Each platform has an app that provides a much better shooting experience than a stock camera app. In conjunction with the lens, Lensbaby's camera app offers the basics. You can select to have the area of focus in the center or move it a bit off-center; lock the white balance and exposure or invoke spot metering; apply a black-and-white or sepia filter; and shoot video or still photos. A slider down the side of the screen allows you to adjust how much sharpening gets applied to the sweet spot.
I enjoying using the LM-10 a lot. It's especially neat for video, and I like setting a focus area and seeing what happens as objects and people move in and out of it. And it's interesting for night shooting: phone photos are generally too noisy and shaky to do much with, but the combination Lensbaby effect and monochrome filters kind of work with that.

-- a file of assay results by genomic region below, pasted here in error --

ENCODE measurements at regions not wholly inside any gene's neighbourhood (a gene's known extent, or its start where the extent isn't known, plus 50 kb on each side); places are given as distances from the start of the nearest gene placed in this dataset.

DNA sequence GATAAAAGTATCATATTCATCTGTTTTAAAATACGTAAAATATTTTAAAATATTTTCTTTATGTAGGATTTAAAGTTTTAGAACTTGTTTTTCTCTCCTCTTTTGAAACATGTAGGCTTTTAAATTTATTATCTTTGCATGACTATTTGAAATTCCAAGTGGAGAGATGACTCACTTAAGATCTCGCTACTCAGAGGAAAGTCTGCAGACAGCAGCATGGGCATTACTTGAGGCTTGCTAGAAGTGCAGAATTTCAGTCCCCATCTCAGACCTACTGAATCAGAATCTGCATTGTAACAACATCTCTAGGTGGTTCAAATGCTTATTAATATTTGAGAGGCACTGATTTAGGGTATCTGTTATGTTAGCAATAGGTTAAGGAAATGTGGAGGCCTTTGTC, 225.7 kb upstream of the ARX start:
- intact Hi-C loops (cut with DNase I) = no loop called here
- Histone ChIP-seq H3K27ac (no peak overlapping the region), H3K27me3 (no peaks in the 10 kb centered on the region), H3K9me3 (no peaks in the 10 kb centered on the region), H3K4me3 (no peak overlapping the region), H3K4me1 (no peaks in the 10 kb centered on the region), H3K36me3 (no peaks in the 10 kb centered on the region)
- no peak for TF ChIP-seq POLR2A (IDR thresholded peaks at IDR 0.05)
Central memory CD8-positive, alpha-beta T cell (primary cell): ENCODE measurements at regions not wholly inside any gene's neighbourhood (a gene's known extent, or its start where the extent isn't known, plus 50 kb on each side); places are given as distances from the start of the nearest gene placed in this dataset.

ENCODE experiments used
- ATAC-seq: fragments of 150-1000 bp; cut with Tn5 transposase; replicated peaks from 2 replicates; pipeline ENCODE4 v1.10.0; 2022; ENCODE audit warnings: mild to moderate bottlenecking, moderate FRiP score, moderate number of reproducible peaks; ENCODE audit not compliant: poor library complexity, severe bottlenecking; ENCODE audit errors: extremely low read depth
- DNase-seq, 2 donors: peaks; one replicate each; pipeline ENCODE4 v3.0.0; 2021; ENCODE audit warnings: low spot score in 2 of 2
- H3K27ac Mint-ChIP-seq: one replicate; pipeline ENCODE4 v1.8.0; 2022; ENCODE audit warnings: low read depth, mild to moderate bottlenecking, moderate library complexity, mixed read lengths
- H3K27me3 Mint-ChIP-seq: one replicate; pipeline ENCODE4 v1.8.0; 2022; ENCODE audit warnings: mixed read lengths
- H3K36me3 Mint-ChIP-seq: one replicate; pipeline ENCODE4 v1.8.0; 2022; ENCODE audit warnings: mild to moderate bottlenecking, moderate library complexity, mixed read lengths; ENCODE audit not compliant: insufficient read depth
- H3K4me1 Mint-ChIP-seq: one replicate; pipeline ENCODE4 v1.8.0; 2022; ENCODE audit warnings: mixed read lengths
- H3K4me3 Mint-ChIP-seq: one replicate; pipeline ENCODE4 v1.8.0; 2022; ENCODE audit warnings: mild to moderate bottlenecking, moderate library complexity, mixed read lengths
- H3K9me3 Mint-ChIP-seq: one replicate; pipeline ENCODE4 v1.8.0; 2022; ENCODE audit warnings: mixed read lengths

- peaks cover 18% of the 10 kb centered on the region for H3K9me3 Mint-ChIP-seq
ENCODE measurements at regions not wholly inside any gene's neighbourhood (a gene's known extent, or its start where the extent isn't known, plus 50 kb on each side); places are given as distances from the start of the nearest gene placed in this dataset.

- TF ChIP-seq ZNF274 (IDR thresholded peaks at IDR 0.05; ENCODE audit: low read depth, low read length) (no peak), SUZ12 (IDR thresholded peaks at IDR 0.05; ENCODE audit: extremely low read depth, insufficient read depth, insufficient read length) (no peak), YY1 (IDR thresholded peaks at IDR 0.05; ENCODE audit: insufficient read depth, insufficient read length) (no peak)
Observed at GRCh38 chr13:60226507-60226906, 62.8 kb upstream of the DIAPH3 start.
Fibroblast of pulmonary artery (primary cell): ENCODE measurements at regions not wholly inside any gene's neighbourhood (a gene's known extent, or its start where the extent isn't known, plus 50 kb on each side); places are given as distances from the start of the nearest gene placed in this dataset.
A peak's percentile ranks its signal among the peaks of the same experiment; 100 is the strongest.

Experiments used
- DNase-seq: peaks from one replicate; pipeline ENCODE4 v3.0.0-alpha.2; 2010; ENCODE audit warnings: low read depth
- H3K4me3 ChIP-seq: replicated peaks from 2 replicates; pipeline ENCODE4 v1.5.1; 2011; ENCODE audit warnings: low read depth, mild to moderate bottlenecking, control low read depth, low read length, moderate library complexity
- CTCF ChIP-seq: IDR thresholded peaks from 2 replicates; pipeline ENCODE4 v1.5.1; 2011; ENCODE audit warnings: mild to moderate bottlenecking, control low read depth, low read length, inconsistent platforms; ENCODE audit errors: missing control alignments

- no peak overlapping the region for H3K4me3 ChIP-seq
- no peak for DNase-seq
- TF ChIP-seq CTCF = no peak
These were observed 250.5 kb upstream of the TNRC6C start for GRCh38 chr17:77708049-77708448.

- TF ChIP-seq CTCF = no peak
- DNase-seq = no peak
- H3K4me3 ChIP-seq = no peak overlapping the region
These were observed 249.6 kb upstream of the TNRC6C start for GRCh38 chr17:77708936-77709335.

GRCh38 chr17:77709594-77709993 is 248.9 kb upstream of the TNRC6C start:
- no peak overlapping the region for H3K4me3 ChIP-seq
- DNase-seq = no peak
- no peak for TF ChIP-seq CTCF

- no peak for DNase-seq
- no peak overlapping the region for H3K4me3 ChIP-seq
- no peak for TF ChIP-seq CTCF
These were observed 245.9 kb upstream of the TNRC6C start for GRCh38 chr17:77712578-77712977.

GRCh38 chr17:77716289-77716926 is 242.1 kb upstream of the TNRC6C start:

Lensbaby plans to sell additional lenses that will be able to magnetically attach to the base lens for combination effects, though I'm not sure when to expect the next one. Soon, I hope.
However, it's not without its problems. First, at least with the iPhone 5S, images look fine scaled down but the inherently bad image noise of that camera becomes amplified when adding a lens (which reduces available light) and performing extra processing on top of the already-processed data that the app receives from the operating system. That's not Lensbaby's fault, though. I'd be interested to see how the system worked with, say, the raw data that, say, thecan pass or if the company could update the app to take advantage of iOS 8's expanded camera programming interface access. And there's as-yet no app for Windows Phone devotees.
The price for the Lensbaby LM-10 is low enough and the mount unobtrusive enough -- in many cases -- that I highly recommend it for people looking to enliven their camera photography but still merit a #nofilter.